Saturday, February 6, 2010

What the Hell is Wrong with Windsor? 8

I think when I started positing on what the hell is wrong with Windsor, I still cared about the place - but I've come to realize that I just wasn't ready to let it go. Not so much that I wasn't ready to leave it behind, because I was, but because I knew so much about it. I'd been reading the news every day for four years, meeting movers and shakers, interviewing everyone all over the city for articles and essays. I'm not going to pretend I know a whole lot about what's going on down there, but I sure felt that I did.

But now it just seems like I'm picking on the city - and I'm not really all that interested in maintaining any knowledge that I used to hold for the place. Like, I remember how much of an issue student parking was every single year - and we've all known for four years now that the new UofW Engineering Facility was going to trim parking down to an even fewer spaces. But I'm just not interested in that anymore.

Students fume at loss of parking lot [Jan. 18]

WINDSOR, Ont. -- The closing of a prime parking lot in the middle of campus has students at the University of Windsor seeing red.

“There’s nowhere to park,” said Michael Szarka, a fourth-year history and political science student. He said students like himself have to arrive for class an hour early to begin the daily hunt for a parking spot. “Today I was driving around for 30, 35 minutes.”

The university has closed a 400-car parking lot at Wyandotte Street and California Avenue to bring in construction materials for the new engineering building. With plenty of vacant spaces in lots at the farthest reaches of campus, the university compensated for the loss of spots at the central lot by adding another 78 spots in a lot between Sunset and Patricia avenues off Union Street.

“Students are used to only having to walk a block and a half,” said university spokeswoman Lori Lewis. “We certainly recognize that students are inconvenienced, but … it’s hard for us to provide everyone with parking right near their classes.”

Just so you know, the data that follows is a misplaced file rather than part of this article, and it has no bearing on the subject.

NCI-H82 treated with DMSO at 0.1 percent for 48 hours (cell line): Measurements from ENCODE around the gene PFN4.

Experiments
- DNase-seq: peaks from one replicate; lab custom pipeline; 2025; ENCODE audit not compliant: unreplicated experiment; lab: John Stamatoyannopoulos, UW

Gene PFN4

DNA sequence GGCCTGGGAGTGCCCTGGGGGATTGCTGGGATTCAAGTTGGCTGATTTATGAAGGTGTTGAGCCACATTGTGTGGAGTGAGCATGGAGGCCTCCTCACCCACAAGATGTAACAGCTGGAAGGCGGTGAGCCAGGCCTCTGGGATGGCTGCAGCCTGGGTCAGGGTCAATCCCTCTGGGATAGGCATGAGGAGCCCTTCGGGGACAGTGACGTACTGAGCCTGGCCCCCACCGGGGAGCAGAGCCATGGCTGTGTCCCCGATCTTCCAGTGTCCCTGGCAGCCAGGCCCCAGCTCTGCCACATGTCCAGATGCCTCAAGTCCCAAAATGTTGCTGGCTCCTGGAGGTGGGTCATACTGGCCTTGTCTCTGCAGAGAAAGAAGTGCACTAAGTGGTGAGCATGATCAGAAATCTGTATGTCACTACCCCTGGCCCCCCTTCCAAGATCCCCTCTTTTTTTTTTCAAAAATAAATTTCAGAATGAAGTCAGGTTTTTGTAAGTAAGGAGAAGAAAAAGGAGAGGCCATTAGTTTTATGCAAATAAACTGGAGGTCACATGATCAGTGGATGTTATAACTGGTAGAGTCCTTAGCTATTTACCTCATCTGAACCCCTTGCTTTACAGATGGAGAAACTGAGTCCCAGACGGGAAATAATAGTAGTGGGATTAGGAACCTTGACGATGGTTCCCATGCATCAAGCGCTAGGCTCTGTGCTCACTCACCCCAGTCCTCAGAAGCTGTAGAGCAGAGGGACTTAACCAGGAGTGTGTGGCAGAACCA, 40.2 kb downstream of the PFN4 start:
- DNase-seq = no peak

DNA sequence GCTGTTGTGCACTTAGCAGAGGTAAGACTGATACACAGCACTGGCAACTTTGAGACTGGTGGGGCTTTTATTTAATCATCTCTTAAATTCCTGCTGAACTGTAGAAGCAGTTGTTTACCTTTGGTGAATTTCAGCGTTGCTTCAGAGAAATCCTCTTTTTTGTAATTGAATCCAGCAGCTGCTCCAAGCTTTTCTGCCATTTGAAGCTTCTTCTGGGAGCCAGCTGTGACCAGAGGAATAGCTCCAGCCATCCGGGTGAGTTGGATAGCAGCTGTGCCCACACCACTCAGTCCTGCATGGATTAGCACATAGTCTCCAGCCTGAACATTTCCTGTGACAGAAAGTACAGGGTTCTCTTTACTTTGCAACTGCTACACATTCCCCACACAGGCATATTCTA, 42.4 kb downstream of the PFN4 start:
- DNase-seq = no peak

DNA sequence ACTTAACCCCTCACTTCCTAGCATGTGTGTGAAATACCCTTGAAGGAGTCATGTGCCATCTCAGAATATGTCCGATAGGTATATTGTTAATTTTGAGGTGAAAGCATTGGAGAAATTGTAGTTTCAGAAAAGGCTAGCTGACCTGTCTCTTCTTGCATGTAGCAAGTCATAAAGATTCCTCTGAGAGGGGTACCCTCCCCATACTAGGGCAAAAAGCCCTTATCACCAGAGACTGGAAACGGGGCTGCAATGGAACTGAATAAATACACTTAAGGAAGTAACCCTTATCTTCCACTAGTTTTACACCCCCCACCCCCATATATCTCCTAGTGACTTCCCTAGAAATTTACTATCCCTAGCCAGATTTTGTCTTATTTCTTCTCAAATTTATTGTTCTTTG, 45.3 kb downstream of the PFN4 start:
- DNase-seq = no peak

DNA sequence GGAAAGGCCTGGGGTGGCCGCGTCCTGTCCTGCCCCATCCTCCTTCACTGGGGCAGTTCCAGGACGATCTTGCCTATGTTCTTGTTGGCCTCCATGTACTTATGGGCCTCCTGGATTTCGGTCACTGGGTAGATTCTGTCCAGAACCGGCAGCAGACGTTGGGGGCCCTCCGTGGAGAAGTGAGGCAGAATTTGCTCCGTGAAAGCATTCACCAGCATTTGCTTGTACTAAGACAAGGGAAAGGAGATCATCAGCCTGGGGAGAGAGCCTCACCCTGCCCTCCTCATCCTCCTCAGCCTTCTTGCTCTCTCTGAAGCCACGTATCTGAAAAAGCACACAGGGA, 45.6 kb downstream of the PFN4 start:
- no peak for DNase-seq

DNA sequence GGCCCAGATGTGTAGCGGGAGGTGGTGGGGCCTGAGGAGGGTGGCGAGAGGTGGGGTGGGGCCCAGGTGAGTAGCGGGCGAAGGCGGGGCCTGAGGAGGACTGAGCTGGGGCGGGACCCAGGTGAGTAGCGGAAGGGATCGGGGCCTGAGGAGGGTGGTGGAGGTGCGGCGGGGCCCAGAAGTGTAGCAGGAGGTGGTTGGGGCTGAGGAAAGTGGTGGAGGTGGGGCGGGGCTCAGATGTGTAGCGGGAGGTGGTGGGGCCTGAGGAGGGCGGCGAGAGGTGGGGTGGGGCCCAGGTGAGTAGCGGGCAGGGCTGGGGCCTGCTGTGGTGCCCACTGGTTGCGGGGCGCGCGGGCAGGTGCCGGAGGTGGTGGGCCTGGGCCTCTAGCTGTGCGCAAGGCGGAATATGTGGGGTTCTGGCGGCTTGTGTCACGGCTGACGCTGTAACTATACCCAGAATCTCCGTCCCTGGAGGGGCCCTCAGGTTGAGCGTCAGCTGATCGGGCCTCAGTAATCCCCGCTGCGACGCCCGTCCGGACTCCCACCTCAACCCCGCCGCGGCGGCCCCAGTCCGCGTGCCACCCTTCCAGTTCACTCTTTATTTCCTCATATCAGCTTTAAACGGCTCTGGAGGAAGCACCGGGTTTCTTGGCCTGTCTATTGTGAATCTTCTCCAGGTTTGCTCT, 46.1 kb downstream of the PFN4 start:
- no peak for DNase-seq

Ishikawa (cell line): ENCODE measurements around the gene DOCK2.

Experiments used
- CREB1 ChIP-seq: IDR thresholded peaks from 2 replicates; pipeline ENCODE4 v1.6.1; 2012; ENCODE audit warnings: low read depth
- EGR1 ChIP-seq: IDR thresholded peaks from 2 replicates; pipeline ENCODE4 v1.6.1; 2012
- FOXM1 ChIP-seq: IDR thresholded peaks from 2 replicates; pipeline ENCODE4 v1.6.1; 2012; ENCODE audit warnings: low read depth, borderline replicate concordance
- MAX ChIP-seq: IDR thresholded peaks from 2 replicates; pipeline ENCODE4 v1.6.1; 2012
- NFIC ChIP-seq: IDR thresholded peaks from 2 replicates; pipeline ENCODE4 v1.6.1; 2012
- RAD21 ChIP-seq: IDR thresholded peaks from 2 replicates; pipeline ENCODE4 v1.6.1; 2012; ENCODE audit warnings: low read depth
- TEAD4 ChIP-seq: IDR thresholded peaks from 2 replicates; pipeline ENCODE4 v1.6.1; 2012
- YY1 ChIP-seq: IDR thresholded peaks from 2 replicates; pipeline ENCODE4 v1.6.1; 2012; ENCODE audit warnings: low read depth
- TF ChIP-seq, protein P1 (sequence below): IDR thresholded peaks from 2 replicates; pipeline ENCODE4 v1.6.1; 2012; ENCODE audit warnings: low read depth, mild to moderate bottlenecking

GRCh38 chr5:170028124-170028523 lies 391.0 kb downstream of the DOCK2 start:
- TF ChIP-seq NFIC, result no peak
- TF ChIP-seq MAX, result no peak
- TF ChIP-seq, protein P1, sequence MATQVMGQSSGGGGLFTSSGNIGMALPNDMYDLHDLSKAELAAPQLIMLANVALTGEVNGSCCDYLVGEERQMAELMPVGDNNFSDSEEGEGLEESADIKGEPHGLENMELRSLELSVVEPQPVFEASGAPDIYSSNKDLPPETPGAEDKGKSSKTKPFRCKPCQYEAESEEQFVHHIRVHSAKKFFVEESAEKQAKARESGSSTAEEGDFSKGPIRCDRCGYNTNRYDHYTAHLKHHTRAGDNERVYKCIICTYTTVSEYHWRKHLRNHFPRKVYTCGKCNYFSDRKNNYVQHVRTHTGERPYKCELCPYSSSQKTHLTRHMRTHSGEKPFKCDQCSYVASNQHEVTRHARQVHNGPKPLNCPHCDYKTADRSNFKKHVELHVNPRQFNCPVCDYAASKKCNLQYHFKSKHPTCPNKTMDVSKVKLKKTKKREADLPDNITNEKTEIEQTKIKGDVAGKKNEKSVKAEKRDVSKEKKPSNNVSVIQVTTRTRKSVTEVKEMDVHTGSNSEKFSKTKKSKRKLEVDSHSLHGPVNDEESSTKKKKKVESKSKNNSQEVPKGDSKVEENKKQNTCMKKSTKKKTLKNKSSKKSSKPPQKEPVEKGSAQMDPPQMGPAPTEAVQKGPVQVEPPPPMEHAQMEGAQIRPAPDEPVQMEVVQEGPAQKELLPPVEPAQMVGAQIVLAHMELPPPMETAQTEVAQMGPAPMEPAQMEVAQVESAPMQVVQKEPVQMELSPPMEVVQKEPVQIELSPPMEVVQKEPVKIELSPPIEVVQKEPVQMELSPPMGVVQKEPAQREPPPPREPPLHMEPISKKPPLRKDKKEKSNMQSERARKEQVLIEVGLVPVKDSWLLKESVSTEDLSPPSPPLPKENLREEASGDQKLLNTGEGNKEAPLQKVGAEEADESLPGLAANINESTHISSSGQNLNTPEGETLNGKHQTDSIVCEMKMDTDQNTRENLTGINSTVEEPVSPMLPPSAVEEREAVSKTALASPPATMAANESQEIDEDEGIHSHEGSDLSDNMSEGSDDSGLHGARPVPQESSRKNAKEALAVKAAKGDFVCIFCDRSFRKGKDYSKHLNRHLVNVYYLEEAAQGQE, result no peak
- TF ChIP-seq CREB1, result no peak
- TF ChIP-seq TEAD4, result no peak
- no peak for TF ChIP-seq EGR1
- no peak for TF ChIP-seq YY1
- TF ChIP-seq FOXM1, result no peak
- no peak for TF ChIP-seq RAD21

And I used to care when I heard about people in different parks all around the area were being attacked. I could characterize different neighbourhoods by the newspapers - but now I just don't care if someone's shot with a pellet gun in Brunet Park out in LaSalle anymore.

Woman shot with a pellet gun in LaSalle's Brunet Park area [Jan. 18]

LASALLE -- LaSalle Police are looking for information after a woman was shot Saturday night with a pellet gun.

The incident occurred between 8:15 and 9 p.m. in the Brunet Park and Seventh Street area. Police believe the woman was struck by a pellet.

The victim had to seek medical attention. Police wouldn't release information on the victim Sunday.

And of course there are the politics in the area - I made a big statement about politics through the voice of one of my characters in Lefevre's Redemption - to paraphrase, the character felt that the city always pitted itself politically against the rest of the country, and that made things terrifically difficult to gain provincial and national support.

Think about it - they've voted NDP in overwhelming numbers, no matter what. They'd been Liberal for a near half-century when Herb Grey was around, and then they switched over to Brian Masse. Now, traditionally, when voting, you're supposed to look at the community around you and compare how you are now to how you were during the last electoral period. But Windsor voters don't do that - they just follow the union-mantra and vote in unison for the NDP (the friend of labour, the NDP). And the dumb part is, union jobs have never been more fragile. They've never been so unemployed. These strategies aren't helping, but the politics of it all is only doing one thing, keeping the politicians in power. As usual, it's not helping anyone but the guy in charge, who does whatever it takes to stay in power.